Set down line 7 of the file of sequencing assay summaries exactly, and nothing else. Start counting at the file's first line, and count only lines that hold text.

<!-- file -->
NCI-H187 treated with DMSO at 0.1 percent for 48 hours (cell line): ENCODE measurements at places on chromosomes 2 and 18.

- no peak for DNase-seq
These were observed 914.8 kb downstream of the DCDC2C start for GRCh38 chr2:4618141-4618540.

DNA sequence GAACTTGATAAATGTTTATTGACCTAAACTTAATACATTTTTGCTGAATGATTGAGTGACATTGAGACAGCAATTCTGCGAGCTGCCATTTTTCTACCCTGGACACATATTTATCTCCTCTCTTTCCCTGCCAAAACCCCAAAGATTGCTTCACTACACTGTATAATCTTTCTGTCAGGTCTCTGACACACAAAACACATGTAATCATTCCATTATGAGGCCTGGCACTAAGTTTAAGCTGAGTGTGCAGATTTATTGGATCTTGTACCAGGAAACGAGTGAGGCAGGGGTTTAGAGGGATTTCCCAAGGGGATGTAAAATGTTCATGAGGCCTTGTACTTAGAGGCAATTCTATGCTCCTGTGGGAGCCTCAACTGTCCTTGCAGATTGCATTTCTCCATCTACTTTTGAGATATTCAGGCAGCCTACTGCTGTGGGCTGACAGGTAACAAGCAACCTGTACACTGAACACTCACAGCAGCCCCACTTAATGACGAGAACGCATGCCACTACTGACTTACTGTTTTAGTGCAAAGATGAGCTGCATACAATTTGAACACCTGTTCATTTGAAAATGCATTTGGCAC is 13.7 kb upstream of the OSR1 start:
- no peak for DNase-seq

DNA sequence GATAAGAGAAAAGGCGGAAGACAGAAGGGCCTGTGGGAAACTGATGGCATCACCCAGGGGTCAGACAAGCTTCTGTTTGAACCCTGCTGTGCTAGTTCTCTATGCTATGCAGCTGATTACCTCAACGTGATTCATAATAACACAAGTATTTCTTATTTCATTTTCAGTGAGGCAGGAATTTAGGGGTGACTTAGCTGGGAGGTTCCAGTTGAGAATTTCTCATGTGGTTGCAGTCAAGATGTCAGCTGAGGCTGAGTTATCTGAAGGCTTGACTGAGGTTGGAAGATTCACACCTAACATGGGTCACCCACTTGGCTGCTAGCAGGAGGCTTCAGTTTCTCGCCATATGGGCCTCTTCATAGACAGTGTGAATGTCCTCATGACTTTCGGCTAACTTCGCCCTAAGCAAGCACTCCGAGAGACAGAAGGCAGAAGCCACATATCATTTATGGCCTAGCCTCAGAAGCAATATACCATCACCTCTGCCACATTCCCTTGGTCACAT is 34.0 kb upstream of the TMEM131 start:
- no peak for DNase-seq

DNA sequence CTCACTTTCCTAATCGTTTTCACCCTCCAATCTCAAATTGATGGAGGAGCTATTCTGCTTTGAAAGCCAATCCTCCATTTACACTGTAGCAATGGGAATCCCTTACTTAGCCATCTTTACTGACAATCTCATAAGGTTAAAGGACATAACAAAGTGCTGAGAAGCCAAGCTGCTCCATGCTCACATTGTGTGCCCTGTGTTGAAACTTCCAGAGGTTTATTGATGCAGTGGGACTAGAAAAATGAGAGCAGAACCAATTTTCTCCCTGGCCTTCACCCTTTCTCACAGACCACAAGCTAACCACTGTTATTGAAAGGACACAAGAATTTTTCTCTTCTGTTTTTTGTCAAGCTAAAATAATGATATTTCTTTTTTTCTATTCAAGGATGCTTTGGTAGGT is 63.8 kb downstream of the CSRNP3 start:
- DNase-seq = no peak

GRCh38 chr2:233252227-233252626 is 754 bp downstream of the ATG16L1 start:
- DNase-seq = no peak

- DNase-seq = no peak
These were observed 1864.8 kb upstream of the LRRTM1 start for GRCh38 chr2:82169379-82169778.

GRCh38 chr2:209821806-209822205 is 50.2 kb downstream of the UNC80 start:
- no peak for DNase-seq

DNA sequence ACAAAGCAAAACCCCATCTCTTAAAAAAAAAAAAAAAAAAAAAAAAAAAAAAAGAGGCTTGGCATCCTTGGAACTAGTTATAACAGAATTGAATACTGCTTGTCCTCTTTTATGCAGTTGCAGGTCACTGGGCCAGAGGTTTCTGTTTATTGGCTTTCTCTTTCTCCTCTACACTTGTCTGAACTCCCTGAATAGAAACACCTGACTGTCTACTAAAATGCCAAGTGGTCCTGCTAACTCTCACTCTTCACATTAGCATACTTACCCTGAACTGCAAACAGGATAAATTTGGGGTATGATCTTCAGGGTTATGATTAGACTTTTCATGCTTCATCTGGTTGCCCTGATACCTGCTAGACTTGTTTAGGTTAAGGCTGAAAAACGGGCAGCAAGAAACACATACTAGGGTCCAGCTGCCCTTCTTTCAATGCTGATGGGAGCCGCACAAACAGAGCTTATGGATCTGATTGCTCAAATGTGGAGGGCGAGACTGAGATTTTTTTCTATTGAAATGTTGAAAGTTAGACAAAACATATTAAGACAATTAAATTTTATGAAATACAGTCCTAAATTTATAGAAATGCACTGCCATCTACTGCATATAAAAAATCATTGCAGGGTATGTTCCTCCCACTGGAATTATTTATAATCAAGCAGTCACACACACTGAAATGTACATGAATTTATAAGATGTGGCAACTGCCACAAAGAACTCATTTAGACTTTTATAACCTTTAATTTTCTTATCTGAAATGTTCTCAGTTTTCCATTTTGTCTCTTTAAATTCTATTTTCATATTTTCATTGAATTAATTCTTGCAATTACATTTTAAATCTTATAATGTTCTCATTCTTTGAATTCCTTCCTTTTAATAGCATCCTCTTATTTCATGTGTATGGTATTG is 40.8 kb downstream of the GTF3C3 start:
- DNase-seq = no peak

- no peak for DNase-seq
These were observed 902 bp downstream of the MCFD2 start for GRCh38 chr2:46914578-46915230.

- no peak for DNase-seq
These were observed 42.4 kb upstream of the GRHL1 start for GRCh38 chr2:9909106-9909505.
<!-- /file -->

- no peak for DNase-seq